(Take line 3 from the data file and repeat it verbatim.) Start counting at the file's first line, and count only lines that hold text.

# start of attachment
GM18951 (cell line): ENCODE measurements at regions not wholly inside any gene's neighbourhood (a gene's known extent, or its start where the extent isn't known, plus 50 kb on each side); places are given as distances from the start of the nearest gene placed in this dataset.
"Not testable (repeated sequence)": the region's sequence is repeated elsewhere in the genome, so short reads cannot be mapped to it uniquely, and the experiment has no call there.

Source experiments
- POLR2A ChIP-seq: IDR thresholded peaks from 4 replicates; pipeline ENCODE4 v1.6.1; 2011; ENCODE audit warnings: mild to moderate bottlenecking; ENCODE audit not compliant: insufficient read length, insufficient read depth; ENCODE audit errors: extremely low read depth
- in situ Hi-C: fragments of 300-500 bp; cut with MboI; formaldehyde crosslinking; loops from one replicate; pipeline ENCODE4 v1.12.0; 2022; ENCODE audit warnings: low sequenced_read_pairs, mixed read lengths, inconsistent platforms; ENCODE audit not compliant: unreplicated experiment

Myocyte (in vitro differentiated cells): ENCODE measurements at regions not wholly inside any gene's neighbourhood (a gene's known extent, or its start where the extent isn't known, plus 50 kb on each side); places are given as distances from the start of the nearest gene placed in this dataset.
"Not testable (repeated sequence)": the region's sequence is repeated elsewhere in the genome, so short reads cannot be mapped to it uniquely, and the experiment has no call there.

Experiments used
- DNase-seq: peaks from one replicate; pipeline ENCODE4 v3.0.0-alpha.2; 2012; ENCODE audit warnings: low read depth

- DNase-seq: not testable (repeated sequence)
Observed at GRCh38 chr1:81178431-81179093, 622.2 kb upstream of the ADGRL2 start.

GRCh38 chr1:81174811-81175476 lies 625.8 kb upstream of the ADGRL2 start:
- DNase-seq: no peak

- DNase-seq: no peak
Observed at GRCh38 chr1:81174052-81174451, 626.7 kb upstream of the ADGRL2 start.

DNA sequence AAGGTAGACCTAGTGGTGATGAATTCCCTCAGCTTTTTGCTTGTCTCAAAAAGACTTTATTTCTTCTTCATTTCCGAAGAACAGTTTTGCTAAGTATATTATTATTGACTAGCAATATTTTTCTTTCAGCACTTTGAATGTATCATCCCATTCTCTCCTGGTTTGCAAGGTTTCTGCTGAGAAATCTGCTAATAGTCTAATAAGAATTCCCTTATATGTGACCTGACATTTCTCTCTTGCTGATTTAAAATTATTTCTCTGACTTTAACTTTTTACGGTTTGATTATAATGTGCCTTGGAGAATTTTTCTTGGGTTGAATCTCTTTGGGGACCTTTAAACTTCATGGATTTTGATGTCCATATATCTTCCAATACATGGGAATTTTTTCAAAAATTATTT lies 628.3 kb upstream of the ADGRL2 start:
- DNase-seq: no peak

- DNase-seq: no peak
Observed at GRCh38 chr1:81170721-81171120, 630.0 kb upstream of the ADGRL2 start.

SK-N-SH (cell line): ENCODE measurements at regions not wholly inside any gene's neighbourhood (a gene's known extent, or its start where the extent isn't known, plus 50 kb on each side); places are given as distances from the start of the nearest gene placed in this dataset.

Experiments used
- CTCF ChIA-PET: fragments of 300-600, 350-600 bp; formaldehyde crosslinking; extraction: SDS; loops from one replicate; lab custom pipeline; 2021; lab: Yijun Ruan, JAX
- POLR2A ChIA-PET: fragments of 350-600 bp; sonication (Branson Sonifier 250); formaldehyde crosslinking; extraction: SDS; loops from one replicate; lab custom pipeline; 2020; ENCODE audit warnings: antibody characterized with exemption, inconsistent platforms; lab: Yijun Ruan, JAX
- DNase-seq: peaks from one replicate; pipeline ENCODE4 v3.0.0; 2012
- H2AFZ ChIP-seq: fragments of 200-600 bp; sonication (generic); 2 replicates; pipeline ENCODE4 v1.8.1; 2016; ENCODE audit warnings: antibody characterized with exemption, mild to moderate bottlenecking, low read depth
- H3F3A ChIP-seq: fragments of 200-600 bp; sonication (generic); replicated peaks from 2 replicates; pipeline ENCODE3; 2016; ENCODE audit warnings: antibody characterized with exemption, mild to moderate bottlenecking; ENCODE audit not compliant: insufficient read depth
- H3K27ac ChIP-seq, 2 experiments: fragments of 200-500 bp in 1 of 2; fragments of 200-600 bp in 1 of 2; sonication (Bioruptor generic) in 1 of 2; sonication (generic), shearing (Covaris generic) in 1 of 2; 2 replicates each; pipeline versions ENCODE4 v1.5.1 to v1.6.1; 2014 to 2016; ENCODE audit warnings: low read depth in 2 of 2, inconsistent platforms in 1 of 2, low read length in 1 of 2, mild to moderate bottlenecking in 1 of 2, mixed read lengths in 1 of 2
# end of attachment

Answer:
Source experiments